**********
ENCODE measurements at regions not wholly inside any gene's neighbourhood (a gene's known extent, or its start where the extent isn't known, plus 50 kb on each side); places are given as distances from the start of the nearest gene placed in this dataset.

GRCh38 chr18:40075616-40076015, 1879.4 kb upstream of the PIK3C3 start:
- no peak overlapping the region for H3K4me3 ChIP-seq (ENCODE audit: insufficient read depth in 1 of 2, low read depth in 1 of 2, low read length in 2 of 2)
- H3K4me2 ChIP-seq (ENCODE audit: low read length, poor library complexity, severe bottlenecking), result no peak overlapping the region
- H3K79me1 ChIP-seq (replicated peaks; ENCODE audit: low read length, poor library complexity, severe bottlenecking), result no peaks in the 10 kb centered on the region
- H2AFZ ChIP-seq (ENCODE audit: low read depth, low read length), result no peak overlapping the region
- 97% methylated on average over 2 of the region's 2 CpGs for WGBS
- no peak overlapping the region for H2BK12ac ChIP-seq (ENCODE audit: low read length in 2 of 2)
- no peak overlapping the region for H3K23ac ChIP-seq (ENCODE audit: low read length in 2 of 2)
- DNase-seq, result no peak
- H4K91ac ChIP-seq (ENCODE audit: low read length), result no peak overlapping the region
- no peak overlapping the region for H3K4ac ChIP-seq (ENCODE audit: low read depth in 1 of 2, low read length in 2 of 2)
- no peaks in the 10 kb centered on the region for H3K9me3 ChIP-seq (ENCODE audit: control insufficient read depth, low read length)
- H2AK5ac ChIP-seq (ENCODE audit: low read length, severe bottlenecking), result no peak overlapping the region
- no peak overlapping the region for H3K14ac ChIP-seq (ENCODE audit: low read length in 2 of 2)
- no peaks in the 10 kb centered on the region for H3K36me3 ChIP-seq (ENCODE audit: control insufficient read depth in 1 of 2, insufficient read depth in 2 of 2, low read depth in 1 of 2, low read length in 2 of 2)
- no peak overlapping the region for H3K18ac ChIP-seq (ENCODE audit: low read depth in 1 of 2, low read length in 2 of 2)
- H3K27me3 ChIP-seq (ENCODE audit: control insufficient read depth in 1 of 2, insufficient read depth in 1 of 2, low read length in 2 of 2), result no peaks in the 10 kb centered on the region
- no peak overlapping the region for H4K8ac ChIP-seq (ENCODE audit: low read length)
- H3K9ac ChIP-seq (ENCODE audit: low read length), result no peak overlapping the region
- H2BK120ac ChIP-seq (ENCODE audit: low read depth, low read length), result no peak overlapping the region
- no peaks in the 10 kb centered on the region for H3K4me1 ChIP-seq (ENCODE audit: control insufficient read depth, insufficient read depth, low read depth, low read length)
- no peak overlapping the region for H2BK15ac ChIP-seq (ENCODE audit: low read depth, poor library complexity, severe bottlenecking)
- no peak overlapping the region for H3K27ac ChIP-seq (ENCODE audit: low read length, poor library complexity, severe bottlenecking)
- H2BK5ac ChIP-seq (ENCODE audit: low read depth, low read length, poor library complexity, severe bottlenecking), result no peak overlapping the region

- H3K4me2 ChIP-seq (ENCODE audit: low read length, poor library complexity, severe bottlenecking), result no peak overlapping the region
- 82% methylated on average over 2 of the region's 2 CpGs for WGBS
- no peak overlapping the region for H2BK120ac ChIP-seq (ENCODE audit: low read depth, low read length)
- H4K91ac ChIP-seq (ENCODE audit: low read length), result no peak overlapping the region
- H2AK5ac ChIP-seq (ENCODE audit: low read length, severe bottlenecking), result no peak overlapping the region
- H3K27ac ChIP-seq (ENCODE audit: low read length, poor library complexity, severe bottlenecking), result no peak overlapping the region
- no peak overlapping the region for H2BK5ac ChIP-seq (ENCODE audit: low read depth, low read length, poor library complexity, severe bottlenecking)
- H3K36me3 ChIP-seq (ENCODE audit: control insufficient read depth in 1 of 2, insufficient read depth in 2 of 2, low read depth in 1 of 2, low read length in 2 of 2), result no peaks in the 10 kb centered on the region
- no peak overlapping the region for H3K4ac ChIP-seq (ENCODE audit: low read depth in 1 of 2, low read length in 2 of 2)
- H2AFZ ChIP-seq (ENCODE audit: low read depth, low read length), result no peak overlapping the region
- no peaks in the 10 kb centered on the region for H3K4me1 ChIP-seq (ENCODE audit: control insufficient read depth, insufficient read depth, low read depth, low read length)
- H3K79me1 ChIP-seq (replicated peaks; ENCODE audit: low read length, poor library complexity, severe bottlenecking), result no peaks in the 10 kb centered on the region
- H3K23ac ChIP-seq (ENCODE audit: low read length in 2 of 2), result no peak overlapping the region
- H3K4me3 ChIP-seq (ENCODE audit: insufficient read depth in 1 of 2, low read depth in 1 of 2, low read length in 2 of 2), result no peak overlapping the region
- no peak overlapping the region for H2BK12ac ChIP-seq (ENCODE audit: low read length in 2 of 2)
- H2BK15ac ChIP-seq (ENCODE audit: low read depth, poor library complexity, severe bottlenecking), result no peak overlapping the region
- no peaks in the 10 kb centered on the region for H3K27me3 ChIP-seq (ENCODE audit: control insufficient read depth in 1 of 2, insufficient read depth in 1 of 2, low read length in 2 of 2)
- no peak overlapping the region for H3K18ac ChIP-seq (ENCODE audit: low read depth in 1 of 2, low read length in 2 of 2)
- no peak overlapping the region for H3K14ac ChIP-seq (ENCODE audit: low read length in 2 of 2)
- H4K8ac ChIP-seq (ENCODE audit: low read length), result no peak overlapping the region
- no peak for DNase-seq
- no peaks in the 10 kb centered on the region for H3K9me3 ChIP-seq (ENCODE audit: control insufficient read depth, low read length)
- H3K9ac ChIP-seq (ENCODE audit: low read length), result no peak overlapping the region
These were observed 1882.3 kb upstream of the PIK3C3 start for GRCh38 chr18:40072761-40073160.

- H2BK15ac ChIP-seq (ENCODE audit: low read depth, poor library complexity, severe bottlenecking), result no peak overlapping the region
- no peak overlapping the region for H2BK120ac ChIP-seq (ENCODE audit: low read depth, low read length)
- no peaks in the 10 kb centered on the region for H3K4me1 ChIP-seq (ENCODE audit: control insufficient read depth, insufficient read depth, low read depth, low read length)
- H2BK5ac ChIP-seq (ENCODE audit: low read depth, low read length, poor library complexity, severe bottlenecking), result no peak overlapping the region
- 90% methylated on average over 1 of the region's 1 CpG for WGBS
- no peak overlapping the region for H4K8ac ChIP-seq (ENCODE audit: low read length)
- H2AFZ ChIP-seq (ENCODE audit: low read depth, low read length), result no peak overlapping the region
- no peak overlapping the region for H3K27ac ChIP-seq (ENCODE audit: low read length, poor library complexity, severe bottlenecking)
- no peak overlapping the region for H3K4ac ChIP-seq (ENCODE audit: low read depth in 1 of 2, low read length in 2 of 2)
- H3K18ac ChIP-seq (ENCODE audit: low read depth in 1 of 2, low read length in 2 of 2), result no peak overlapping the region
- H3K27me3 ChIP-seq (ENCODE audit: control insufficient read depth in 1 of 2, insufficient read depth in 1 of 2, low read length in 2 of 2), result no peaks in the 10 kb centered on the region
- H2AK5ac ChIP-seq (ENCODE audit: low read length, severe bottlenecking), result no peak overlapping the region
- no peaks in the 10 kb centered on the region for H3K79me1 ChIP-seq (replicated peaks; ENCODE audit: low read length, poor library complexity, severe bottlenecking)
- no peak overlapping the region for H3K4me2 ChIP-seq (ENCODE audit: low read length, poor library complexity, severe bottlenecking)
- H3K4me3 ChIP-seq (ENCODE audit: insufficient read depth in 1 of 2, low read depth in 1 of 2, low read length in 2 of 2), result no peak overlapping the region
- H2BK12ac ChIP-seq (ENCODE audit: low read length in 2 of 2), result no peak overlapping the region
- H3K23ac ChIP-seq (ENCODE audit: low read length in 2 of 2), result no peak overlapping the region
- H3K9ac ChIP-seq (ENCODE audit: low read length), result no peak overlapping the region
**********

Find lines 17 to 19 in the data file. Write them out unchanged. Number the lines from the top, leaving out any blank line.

- no peak overlapping the region for H3K18ac ChIP-seq (ENCODE audit: low read depth in 1 of 2, low read length in 2 of 2)
- H3K27me3 ChIP-seq (ENCODE audit: control insufficient read depth in 1 of 2, insufficient read depth in 1 of 2, low read length in 2 of 2), result no peaks in the 10 kb centered on the region
- no peak overlapping the region for H4K8ac ChIP-seq (ENCODE audit: low read length)